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Study Title and Description

Taste and smell sensations enhance the satiating effect of both a high-carbohydrate and a high-fat meal in humans.



Key Questions Addressed
1 What are the association between low-calorie sweeteners and health?
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Primary Publication Information
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TitleData
Title Taste and smell sensations enhance the satiating effect of both a high-carbohydrate and a high-fat meal in humans.
Author Warwick ZS, Hall WG, Pappas TN, Schiffman SS.
Country Department of Psychology, Duke University, Durham, NC 27706.
Year 1993
Numbers Pubmed ID: 8451323

Secondary Publication Information
There are currently no secondary publications defined for this study.


Extraction Form: LCS-RCT
Design Details
Question... Follow Up Answer Follow-up Answer
Population Adults
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Intervention/Exposure Aspartame
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Comparator none (tasty vs bland)
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LCS vs sugar/ or others 2
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Outcomes Ratings of: Pleasantness; Hunger (satiation); Fullness; Alertness; postprandial glucose peaks and free fatty acid levels; Chemosensory perception of mixtures (tastes and aromas) 1h after consumption of breakfasts that contained aspartame or were bland); Lunch intake: caloric amount; pleasantness; etc following test breakfast
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Study Design RCT-c
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Country/Region US
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Age (mean or range) 23.1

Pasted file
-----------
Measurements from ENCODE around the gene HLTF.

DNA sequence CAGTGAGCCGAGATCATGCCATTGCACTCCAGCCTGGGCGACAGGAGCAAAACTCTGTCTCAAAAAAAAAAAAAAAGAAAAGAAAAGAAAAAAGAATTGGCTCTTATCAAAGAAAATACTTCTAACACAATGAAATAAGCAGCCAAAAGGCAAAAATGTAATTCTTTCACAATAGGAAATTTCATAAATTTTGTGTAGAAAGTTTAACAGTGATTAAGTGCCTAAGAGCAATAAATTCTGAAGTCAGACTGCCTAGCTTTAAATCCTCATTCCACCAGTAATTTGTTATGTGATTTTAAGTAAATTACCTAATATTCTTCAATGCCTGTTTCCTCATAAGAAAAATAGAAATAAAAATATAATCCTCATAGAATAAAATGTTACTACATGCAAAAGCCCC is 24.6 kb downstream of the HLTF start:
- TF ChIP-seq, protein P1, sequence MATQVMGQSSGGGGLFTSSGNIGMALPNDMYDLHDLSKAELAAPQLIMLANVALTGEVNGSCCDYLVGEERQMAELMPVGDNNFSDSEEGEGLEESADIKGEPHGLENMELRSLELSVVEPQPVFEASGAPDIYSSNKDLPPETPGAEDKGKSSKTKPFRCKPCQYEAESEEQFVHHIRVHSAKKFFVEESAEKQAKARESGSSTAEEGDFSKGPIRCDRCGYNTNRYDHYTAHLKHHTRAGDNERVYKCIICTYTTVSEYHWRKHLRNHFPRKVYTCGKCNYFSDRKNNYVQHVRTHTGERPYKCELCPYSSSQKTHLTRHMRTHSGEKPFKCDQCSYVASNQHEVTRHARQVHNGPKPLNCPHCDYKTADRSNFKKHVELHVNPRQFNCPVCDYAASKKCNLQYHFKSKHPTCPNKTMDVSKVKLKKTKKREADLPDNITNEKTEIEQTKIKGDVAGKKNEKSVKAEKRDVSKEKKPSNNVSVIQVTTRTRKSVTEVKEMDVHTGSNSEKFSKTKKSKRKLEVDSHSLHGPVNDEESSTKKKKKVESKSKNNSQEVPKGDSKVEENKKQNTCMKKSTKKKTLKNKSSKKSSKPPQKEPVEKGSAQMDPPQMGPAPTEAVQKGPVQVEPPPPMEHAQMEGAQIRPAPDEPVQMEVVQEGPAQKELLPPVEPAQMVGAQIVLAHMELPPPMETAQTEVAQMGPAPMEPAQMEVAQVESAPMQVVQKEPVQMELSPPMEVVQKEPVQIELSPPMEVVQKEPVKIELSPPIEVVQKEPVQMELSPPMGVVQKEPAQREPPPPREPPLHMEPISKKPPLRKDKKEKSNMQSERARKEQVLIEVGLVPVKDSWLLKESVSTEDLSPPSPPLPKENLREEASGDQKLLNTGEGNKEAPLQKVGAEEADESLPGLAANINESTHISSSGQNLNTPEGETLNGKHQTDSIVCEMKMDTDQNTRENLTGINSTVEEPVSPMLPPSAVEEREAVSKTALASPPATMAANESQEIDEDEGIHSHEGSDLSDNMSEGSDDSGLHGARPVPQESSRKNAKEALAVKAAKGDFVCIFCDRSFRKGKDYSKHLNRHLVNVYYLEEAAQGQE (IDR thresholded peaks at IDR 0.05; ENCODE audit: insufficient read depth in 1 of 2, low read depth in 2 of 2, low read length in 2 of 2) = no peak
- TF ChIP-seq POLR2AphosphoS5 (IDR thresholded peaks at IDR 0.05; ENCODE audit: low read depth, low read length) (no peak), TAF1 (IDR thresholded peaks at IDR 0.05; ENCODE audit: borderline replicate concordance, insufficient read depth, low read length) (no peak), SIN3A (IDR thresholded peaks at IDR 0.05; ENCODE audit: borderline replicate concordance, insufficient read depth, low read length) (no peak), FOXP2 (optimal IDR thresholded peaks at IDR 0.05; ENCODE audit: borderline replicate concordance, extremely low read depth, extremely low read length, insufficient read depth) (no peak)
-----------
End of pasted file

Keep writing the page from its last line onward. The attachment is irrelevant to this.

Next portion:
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Age 23.1
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% Male 0.7
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BMI nr
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Intervention Form Food or Meal
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Sample size 10
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Number analyzed (intervention) 10
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Number analyzed (control) 10
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Baseline health normal weight for height, nonsmoker, no family history of metabolic disorder or obesity, taking no medication other than oral contraceptives.
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Baseline health (coded) Healthy
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Duration 4 separate all day sessions
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Duration (coded) <1 day
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brain 1
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glycaemia 1
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appetite 1
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dietary 1
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bodyweight 0
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Primary (Most important outcome) taste
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Hypotheses/Aim(s) of Study 1. Do taste and smell sensations enhance satiety in normal- weight, nondieting young Adults?,2. Does the satiating effect of taste and smell sensations depend on the nutritional composition of the food?,3. Do high-fat and high-carbohydrate meals differ in satiating effect when meal sensory properties are standardized?,4. Are levels of blood glucose and free fatty acids (FFA) following a meal modulated by meal sensory properties?
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Funding source -Supported by: the American Psychological Association,- MO1-RR-30, National Center for Research Resources, General Clinical Research Centers Program, NIH: NIA AG00443 ,-a Grant-in-Aid of Research from Sigma Xi, the Scientific Research Society; and Sarah W. Stedman Center for Nutritional Studies
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Funding(coded) NP
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Internal
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